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I Was Shamed for Being Too Fit

Courtesy of Kirstin Dragasakis

Being a personal trainer was Kirstin Dragasakis's dream job. The 40-year-old from Minneapolis, Minnesota loved training herself and found training others—and watching their physical transformations—to be incredibly rewarding. But then she got Ms. X as a client. During their very first meeting, Ms. X pointed Kirstin's muscular quads and glutes and exclaimed, "I don't want to lift weights if it will make me big down there like you are!" (You should be lifting heavier weights—they won't make you bulk up!)

The words cut through Dragasakis like a knife—the woman had nailed one of her deepest insecurities. Several years prior, she had participated in a bodybuilding figure competition. She loved lifting weights and enjoyed feeling strong and powerful. What she didn't love, though, was "the focus on appearance, and appearance only." After the show, she had asked the judges for feedback. "Overwhelmingly, they said I lacked symmetry because of my big booty and thighs," she remembers. "The competition was wonderful in that I learned about my strength and determination in sticking to a very tough goal I set, but it wasn't fabulous in teaching me about body love and body acceptance." (Learn from These Women Who Show Why the #LoveMyShape Movement Is So Freakin' Empowering.)

Eager to keep lifting weights but wanting to ditch the glittery bikini and all the attitudes that went with it, Dragasakis decided to take up powerlifting. She got a coach and worked at getting stronger and tougher every day, taking pride in how quickly she was progressing.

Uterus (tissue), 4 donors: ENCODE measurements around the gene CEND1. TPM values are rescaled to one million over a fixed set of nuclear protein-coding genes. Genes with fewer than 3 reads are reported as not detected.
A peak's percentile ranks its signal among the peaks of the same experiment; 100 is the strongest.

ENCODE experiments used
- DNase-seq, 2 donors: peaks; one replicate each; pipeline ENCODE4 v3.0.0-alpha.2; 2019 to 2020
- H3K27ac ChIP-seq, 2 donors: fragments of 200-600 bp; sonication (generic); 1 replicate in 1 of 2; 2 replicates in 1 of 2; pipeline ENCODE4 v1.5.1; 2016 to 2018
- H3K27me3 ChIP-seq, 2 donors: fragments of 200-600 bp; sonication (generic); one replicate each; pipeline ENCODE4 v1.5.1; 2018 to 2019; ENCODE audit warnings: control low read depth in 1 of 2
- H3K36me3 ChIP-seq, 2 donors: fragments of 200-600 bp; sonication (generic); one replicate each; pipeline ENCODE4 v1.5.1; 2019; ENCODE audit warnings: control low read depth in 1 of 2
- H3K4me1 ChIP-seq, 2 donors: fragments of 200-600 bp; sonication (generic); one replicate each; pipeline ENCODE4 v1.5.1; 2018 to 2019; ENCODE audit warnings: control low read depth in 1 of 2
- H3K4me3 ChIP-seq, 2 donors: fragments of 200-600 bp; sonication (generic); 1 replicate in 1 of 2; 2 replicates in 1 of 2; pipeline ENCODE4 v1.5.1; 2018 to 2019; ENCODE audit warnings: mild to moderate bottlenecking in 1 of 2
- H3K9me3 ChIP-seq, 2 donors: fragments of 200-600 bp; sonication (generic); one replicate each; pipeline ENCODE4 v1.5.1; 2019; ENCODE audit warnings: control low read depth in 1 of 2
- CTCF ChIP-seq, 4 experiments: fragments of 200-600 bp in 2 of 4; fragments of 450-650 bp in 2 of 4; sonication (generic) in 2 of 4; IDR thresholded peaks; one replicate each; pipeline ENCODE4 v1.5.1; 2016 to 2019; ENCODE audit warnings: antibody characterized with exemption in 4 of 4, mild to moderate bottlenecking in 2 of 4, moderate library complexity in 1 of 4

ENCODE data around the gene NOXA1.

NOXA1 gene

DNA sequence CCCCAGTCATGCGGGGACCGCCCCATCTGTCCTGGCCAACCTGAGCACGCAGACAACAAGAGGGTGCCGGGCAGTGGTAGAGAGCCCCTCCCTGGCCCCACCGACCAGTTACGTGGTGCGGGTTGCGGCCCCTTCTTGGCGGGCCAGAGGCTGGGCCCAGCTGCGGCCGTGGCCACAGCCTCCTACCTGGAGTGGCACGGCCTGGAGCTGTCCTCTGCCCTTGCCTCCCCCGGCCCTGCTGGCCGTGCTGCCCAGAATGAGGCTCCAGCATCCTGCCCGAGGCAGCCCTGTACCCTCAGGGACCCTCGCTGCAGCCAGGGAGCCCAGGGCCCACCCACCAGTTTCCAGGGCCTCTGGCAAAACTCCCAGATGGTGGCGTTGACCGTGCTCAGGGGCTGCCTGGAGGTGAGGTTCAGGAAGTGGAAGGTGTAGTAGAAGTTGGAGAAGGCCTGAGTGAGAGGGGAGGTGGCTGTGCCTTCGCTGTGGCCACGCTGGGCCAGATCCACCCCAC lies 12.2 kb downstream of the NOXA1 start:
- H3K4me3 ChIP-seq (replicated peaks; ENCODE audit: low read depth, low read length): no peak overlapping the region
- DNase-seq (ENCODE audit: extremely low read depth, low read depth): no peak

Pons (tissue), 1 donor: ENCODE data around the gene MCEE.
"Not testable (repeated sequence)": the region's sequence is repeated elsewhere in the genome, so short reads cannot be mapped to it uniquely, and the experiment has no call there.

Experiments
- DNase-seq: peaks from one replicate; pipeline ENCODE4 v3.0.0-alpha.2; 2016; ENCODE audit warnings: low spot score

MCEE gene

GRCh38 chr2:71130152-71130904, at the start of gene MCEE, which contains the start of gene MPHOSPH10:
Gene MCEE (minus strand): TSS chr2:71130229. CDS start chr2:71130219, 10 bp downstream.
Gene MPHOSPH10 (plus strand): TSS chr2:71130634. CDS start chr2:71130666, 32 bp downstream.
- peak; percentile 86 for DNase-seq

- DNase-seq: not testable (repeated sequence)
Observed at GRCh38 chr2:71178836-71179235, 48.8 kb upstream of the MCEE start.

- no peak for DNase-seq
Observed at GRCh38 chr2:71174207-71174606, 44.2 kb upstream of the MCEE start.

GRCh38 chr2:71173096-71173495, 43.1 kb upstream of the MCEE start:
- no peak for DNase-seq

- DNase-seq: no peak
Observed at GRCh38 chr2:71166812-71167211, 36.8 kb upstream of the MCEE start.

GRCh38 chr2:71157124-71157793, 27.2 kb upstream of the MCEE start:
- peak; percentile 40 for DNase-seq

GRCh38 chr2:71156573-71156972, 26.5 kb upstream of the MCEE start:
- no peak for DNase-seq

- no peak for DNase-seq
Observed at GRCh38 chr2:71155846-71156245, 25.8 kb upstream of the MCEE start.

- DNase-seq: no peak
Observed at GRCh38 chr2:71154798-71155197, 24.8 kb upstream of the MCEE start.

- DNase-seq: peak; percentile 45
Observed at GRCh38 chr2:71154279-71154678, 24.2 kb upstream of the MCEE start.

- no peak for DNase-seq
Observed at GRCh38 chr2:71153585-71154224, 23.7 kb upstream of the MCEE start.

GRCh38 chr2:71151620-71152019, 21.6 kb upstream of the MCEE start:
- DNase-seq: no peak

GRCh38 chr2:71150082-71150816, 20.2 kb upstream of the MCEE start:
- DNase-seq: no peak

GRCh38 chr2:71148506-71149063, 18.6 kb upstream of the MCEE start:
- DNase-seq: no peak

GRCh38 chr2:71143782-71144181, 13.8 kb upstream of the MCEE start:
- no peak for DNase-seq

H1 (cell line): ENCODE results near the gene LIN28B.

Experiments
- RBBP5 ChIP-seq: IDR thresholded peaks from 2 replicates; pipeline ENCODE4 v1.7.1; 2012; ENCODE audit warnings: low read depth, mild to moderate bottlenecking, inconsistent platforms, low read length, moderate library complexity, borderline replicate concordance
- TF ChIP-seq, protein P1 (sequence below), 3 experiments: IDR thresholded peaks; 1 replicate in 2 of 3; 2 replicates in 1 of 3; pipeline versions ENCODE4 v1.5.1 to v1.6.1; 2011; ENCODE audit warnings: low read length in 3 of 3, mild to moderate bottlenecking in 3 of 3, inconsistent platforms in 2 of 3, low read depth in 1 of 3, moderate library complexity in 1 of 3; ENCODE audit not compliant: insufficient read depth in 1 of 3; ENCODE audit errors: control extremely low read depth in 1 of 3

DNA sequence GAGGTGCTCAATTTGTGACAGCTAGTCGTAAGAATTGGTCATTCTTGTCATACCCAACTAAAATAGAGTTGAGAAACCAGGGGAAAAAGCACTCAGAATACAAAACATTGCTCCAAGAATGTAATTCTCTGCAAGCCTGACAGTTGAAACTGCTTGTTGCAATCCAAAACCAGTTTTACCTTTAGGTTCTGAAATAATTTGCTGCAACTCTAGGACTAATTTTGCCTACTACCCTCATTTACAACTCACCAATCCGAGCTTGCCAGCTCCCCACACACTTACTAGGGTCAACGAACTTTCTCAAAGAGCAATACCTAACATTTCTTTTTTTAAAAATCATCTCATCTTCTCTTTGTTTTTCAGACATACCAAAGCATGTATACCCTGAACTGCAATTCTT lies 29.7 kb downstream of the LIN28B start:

So when her client insulted her body shape, it really stung. "To be honest, at first I was terribly hurt and near tears. I have, in my worst moments, felt inadequate as a trainer because I am not super lean, ripped all year long," she says. "I don't look like all the fitspiration pictures." (Find out Why "Fitspiration" Instagram Posts Aren't Always Inspiring.)

But it didn't take long before her embarrassment turned to anger at the woman's rudeness and then pride in her strength. Instead of being ashamed of her muscles, she channeled her feelings into training even harder for her first powerlifting competition. "I've earned these legs and this butt!" she says. "My thick thighs and booty are assets and not parts of me to hate and disparage."

And it's not just for herself that Dragasakis says she's fighting—she says all women need to ditch the widespread idea that bulky is bad. "I wish more women would come to understand that strength and muscle are gifts and are so important to our health, especially as we age," she says. "And I wish more women knew how empowering it is to be able to pick up heavy shit and put it back down!" (Check out 18 Ways Weight Lifting Will Change Your Life.)

As for the "fitspo" ideal, Dragasakis would like to ditch that too. "I hate fitspo that pushes 'strong not skinny', which actually glorifys overtraining and an unrealistic level of leanness," she says. Ultimately, she adds, it's not about trying to look like some "perfect" girl on Instagram or in a magazine but about being the best, healthiest version of you. (They're not all that perfect, anyway.)

"From now on, I am going to own being 'big down there' and use it to kick ass in my competition," she says. And we'll be standing on the proverbial sidelines applauding her strength, both inside and out!

#LoveMyShape: Because our bodies are badass and feeling strong, healthy, and confident is for everyone. Tell us why you love your shape and help us spread the #bodylove.

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